Higher ex­pec­ta­tions seen for Shang­hai’s free trade zone

China Daily (Canada) - - FRONT PAGE - By SHI JING in Shang­hai


More break­throughs are ex­pected for the China (Shang­hai) Pi­lot Free Trade Zone, as it is framed to be the tem­plate for China’s eco­nomic up­grade and the vanguard of China’s new round of re­form and de­vel­op­ment.

There is no doubt that the Shang­hai FTZ has al­ready be­come one of the most pop­u­lar cross-bor­der in­vest­ment plat­forms in China. The to­tal num­ber of over­seas in­vest­ment projects reg­is­tered in the area amounted to 369 by the end of May, with the to­tal value reach­ing $10.7 bil­lion.

Ac­cord­ing to Li Zhao­jie, deputy di­rec­tor of the ad­min­is­tra­tion com­mit­tee of Shang­hai FTZ, Shang­hai FTZ has cre­ated a more ef­fi­cient busi­ness en­vi­ron­ment for en­ter­prises, but more can be ex­pected, es­pe­cially in the re­form of the tax­a­tion sys­tem, he said on the side­lines of the half-day seminar on China’s Free Trade Zone held by the China Ex­ec­u­tive Lead­er­ship Academy Pudong last week.

At present, the FTZ author­i­ties, to­gether with the Min­istry of Fi­nance as well as State Ad­min­is­tra­tion of Tax­a­tion, are study­ing the pos­si­bil­ity of com­ing up with a tax­a­tion sys­tem, which will help with over­seas eq­uity in­vest­ment and off­shore busi­nesses, Li added.

More ex­pec­ta­tion is given to the Shang­hai FTZ, in the hope it will take the lead in the fourth round of China’s re­form. Dur­ing the pre­vi­ous rounds of re­form, for­eign cap­i­tal mainly fo­cused on the man­u­fac­tur­ing in­dus­try, which took a ma­jor­ity of 70 per­cent of all in­vest­ment. The sit­u­a­tion has changed in 2013, with more im­por­tance at­tached to the ser­vice in­dus­try. But ac­cord­ing to Sun Yuanxin, deputy di­rec­tor of Re­search In­sti­tute for Shang­hai FTZ at Shang­hai Univer­sity of Fi­nance and Eco­nom­ics, more progress could be made, with the Shang­hai FTZ play­ing a key role.

“In the first place, the Shang­hai FTZ should re­al­ize a high de­gree of open­ness to for­eign in­vest­ment by hold­ing a global vi­sion, highly open and pre­dictable poli­cies, an in­ter­na­tional in­vest­ment sys­tem, a highly re­li­able gov­ern­ment, as well as pro­vid­ing more ben­e­fits to do­mes­tic com­pa­nies’ em­ploy­ees and a bet­ter com­mer­cial en­vi­ron­ment,” he said.

Mean­while, reg­u­la­tions of var­i­ous in­dus­tries, which are not in ac­cor­dance with the cur­rent open­ing-up poli­cies, should be given a sec­ond thought. Only in this way can the Shang­hai FTZ re­al­ize the tar­get of tak­ing the lead in the new round of re­form, said Sun.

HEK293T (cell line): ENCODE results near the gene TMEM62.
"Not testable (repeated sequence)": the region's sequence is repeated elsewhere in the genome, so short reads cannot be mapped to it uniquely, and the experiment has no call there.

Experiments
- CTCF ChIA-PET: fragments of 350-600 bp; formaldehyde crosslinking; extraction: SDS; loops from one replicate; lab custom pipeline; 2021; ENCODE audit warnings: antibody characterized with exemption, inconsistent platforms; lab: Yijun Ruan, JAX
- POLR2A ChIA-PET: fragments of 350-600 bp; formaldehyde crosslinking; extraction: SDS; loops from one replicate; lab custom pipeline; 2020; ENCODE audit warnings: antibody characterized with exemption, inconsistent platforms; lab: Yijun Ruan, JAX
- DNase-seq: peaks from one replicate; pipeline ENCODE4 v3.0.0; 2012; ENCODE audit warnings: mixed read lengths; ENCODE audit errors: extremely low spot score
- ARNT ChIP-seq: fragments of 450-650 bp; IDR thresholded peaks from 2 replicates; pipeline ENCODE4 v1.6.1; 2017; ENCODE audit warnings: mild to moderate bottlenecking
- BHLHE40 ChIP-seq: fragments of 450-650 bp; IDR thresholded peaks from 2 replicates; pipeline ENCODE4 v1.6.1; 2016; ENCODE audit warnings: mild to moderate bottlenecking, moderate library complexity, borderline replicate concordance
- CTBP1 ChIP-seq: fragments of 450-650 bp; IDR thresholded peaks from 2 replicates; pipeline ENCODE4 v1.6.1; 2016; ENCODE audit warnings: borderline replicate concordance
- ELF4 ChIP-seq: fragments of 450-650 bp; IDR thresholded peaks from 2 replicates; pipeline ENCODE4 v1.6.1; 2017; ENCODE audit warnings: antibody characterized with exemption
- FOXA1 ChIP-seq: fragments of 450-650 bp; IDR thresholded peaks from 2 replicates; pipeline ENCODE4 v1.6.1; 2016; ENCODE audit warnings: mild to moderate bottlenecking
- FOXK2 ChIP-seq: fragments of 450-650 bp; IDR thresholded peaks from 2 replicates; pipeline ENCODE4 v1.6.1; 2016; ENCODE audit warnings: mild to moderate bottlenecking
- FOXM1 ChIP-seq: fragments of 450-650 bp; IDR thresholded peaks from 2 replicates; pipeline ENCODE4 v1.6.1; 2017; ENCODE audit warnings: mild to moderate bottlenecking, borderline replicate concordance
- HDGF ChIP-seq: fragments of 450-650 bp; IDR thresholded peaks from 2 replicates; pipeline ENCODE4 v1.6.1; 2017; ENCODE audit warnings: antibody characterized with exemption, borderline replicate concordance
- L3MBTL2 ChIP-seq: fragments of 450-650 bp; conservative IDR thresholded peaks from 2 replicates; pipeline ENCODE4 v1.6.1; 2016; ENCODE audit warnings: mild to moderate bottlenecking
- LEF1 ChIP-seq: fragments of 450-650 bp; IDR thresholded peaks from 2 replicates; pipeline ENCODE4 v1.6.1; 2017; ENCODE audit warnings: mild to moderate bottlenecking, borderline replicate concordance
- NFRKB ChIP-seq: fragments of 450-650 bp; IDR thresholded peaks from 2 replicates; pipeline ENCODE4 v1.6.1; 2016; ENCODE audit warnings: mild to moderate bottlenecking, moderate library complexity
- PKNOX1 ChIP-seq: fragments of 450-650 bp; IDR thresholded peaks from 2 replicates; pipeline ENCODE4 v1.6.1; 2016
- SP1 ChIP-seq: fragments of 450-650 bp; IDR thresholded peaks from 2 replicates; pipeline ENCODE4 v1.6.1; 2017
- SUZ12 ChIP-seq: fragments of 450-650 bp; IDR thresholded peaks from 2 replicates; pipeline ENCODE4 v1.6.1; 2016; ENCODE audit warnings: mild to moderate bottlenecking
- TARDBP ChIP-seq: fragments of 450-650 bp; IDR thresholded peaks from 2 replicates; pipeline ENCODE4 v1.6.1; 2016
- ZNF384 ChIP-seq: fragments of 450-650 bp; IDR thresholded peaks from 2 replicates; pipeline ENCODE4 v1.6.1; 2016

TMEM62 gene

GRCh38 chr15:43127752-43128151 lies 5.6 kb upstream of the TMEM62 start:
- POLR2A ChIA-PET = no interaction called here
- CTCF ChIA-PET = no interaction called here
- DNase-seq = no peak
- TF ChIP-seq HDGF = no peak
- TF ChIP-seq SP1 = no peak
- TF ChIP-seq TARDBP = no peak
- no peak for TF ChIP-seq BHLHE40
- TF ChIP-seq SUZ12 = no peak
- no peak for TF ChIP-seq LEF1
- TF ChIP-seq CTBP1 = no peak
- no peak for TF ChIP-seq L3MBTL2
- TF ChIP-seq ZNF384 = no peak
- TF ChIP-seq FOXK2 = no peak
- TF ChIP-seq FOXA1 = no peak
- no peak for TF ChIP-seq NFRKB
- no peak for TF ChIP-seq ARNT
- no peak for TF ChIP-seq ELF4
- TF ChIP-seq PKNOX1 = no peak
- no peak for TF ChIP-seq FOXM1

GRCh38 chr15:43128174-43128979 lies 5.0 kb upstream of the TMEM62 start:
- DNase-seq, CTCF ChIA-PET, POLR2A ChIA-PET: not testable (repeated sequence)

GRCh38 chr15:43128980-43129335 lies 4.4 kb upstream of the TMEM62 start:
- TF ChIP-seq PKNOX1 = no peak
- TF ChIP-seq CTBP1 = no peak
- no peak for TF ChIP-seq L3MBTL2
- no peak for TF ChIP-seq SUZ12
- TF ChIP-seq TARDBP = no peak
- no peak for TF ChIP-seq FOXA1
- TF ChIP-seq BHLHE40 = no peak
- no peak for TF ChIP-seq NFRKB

“It should be noted that mixed man­age­ment has be­come the new fash­ion in terms of com­pa­nies’ op­er­a­tion and in­vest­ment, es­pe­cially against the na­tional back­drop of In­ter­net Plus ini­tia­tive. In this sense, the lo­cal author­i­ties should up­date their ser­vice and man­age­ment sys­tem,” he added.

Ac­cord­ing to Yu Nan­ping, pro­fes­sor from the School of Ad­vanced In­ter­na­tional and Area Stud­ies at East China Nor­mal Univer­sity, the key to fur­ther de­vel­op­ment of the Shang­hai FTZ lies in fi­nan­cial re­form. As the to­tal area of the Shang­hai FTZ is quite lim­ited, it is hard to at­tract a large num­ber of high-end man­u­fac­tur­ing com­pa­nies. The city’s strength in the fi­nan­cial ser­vices should be the core of Shang­hai FTZ in the fol­low­ing days, he said.

“If you look at Wall Street, it can be seen that ev­ery fi­nan­cial tal­ent work­ing there can bring in four to six more job op­por­tu­ni­ties. This should be the path that the Shang­hai FTZ can fol­low,” he said.

Apart from an ac­cu­rate ori­en­ta­tion, it is the lo­cal author­i­ties’ job to pro­vide a com­fort­able in­fra­struc­ture, which means the ad­min­is­tra­tive com­mit­tee should make more ef­forts to cre­ate a sta­ble and jus­ti­fied en­vi­ron­ment.

“When we talk about the trans­for­ma­tion of the gov­ern­ment func­tion, which is the essence of set­ting up free trade zones in China, we talk about stream­line ad­min­is­tra­tion and in­sti­tute de­cen­tral­iza­tion from time to time. But on the other hand, it should not be over­looked that the lo­cal gov­ern­ment should keep a close eye on the ar­eas that they should ad­min­is­trate and reg­u­late. Only in this way, trust can be built and this is the quin­tes­sen­tial as­set of the so­ci­ety,” he said.


is fac­ing higher ex­pec­ta­tions from gov­ern­ment, en­ter­prises and re­searchers.

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